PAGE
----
1. The only ground of appeal seriously urged before us was, that the lower Appellate Court had erred in holding that the plaintiff's suit failed by reason of his inability to prove payment of 'exigible' dower. It was argued on his behalf that a wife cannot refuse herself to her husband after such consummation or complete retirement as was proved in the present case by the cohabitation of the parties from 1873 to 1878. This contention was supported by a quotation from Baillie's Digest, p. 125; but upon careful consideration of it and a judgment of this Court, which appears directly in point, Abdool Shukkoar v. Raheem-oon-nissa H.C.R. N.W.P. 1874 p. 94, we are of opinion that the views propounded by Aboo Haneefa should be followed, and that a woman entitled to dower, that is 'maujjil' or 'prompt' may, even after consummation or valid retirement, deny her husband access to her person or her society, if it remains unpaid. Dower, it must be remem- bered, is the woman's right and she may decline him the use of her person in order to enforce the man's pecuniary obligation to her. Of course, where the dower is 'muwajjil' or 'deferred,' other considerations arise, which it is unnecessary to discuss. It may be added, that passages will be found favouring the opinion we have expressed in Macnaughten's Muhammadan Law, ed. of 1870, p. 281; Bailie's Imameea, p. 73 (the plaintiff being a Shia); and Grady's Manual of Muhammadan Law of Inheritance and Contract, p. 246.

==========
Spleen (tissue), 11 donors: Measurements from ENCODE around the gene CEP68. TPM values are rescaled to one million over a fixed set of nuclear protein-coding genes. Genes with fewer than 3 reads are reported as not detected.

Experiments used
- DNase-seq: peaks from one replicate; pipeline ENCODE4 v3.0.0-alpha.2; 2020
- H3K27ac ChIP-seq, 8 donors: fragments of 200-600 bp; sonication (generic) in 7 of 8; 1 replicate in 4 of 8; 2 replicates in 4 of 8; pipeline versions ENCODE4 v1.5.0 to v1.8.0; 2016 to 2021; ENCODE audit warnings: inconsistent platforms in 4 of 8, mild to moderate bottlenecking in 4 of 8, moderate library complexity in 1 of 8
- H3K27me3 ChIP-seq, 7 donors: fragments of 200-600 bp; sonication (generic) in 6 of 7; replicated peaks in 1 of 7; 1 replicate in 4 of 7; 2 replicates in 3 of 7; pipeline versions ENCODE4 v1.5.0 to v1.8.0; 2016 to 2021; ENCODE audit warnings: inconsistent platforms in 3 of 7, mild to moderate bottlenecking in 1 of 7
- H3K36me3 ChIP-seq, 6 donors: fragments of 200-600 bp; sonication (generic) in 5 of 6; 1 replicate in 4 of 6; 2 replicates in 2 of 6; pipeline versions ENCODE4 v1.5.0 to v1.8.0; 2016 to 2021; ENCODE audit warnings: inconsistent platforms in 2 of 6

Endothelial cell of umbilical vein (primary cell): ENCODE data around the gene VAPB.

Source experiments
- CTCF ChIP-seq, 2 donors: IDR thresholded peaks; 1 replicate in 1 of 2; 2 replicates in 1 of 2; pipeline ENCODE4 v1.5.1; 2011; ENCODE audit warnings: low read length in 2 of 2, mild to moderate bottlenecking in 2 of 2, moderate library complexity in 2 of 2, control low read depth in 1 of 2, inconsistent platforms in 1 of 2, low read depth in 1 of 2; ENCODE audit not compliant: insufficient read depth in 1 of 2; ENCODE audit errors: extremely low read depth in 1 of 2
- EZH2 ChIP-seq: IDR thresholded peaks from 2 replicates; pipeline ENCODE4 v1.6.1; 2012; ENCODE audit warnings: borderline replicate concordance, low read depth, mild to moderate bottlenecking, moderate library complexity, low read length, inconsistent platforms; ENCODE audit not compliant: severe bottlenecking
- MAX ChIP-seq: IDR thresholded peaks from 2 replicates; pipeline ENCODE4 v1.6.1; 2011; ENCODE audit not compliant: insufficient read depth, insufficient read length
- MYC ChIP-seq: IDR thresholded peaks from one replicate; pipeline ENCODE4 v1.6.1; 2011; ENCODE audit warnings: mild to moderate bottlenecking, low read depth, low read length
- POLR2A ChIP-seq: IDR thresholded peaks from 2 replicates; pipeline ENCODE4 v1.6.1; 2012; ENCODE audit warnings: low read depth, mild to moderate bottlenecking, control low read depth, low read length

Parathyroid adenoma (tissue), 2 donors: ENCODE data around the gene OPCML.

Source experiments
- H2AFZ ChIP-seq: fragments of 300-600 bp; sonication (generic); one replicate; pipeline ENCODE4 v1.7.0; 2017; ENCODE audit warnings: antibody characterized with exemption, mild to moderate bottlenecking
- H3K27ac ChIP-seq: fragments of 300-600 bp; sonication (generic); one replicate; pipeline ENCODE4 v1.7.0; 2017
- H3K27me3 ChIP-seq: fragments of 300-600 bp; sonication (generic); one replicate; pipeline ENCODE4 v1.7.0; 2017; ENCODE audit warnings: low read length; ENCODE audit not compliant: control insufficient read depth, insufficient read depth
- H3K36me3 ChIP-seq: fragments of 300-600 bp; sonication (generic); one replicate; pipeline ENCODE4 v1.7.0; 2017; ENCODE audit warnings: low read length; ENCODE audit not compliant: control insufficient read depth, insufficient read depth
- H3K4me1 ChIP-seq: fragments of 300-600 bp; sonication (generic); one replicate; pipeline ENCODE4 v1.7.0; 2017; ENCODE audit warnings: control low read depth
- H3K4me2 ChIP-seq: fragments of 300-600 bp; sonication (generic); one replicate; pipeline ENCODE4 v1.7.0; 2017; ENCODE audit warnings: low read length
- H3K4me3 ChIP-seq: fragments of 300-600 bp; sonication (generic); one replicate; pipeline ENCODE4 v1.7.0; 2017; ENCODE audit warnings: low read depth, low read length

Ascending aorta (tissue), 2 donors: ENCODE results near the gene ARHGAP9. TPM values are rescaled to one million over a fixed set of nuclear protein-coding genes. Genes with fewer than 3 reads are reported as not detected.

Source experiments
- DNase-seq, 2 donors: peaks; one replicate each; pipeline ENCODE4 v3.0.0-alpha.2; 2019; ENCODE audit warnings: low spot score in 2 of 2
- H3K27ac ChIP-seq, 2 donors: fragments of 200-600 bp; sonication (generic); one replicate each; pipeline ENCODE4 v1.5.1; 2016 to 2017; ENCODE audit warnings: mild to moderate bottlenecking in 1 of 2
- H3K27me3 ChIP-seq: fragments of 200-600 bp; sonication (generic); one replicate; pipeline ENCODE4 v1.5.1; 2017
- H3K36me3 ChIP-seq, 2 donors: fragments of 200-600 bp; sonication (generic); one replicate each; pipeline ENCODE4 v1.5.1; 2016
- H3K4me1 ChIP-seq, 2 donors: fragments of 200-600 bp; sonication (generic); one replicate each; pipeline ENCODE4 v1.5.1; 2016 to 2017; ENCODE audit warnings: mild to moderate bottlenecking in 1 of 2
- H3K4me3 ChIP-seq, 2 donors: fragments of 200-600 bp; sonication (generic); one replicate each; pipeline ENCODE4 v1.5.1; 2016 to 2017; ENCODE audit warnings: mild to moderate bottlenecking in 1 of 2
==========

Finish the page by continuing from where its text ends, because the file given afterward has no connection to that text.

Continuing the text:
2. The lower Appellate Court has found that the amount of dower in the present case was Rs. 5,000, that it was prompt, and that the plaintiff has not paid it. The respondent's plea was therefore established and the plaintiff's claim has been properly disallowed. The appeal is dismissed with costs.